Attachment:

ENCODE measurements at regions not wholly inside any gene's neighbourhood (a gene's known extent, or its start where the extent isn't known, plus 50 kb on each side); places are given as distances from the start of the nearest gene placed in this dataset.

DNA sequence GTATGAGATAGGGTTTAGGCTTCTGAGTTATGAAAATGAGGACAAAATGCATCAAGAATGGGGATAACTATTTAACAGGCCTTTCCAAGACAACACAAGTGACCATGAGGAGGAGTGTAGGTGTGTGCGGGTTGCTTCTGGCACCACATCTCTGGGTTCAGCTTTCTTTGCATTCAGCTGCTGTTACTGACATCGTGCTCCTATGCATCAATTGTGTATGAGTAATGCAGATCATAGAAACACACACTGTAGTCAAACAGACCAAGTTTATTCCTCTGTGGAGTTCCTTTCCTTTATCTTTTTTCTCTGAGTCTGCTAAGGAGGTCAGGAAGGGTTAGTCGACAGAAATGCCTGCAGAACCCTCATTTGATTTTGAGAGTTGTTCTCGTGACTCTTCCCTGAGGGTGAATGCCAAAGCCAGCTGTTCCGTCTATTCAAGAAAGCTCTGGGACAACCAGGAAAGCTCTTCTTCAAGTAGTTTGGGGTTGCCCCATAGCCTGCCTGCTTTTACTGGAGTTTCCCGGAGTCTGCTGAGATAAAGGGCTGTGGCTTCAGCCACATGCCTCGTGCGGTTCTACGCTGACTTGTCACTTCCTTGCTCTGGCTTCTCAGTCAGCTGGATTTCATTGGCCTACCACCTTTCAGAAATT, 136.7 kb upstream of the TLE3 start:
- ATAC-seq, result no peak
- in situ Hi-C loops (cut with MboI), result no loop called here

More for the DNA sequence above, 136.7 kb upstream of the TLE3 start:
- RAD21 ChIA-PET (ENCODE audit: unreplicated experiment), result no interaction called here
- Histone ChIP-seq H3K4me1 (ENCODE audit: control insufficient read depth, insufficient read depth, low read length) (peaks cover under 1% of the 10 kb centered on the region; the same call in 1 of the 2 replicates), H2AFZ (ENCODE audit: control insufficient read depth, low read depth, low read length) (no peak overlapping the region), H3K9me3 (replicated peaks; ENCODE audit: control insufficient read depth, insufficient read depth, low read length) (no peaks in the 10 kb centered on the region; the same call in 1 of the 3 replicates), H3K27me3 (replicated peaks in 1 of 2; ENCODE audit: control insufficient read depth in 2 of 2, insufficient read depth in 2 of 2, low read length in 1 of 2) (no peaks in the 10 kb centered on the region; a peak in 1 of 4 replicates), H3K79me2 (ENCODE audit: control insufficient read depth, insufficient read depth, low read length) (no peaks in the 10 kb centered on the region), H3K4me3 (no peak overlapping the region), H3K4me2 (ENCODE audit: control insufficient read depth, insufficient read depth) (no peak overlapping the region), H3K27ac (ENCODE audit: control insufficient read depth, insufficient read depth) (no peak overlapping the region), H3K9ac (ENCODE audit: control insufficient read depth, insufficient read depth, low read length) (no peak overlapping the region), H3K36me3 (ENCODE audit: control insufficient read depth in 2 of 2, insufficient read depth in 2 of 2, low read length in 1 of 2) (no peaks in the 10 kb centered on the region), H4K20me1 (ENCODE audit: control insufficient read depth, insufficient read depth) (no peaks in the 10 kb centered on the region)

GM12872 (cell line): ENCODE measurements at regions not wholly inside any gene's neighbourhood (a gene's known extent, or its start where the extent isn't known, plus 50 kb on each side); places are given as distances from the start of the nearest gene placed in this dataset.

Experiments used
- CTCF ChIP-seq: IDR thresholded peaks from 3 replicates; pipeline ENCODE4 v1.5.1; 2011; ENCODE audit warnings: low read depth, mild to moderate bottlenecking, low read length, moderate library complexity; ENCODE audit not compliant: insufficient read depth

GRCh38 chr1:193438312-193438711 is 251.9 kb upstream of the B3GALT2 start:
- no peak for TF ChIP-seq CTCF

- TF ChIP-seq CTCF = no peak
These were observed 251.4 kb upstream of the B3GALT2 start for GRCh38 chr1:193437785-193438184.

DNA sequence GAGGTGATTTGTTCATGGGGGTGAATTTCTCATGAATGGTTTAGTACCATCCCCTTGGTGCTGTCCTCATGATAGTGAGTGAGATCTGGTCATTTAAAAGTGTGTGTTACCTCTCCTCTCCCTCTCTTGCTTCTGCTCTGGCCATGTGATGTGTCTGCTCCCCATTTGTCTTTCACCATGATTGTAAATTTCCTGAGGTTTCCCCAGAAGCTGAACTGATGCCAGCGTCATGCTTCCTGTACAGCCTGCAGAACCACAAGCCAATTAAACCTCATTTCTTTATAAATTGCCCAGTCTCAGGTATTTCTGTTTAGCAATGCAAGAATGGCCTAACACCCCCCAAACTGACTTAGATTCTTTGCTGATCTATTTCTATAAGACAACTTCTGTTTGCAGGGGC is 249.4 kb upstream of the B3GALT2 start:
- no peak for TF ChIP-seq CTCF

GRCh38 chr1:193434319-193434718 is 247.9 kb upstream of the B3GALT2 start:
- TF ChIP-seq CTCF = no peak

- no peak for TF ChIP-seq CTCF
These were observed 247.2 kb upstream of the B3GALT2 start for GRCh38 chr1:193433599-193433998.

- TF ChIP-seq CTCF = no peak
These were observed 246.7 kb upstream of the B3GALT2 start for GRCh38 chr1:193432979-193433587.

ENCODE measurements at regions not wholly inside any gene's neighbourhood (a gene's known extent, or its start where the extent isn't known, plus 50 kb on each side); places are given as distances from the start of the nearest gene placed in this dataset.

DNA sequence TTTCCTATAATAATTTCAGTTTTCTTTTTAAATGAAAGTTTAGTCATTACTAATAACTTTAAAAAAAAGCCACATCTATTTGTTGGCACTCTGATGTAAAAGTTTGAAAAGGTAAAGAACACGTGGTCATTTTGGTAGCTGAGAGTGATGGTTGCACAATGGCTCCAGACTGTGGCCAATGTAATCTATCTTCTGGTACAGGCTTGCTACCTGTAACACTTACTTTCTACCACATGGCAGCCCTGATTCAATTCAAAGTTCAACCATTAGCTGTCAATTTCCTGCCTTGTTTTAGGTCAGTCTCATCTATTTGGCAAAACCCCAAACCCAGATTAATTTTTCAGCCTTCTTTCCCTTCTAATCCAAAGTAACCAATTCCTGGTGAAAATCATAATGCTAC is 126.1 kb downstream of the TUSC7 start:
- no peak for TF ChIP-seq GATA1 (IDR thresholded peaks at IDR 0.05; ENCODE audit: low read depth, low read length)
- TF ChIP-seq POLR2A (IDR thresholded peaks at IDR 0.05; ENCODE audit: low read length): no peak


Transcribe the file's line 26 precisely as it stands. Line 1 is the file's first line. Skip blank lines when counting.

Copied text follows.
- TF ChIP-seq POLR2A (IDR thresholded peaks at IDR 0.05; ENCODE audit: low read length): no peak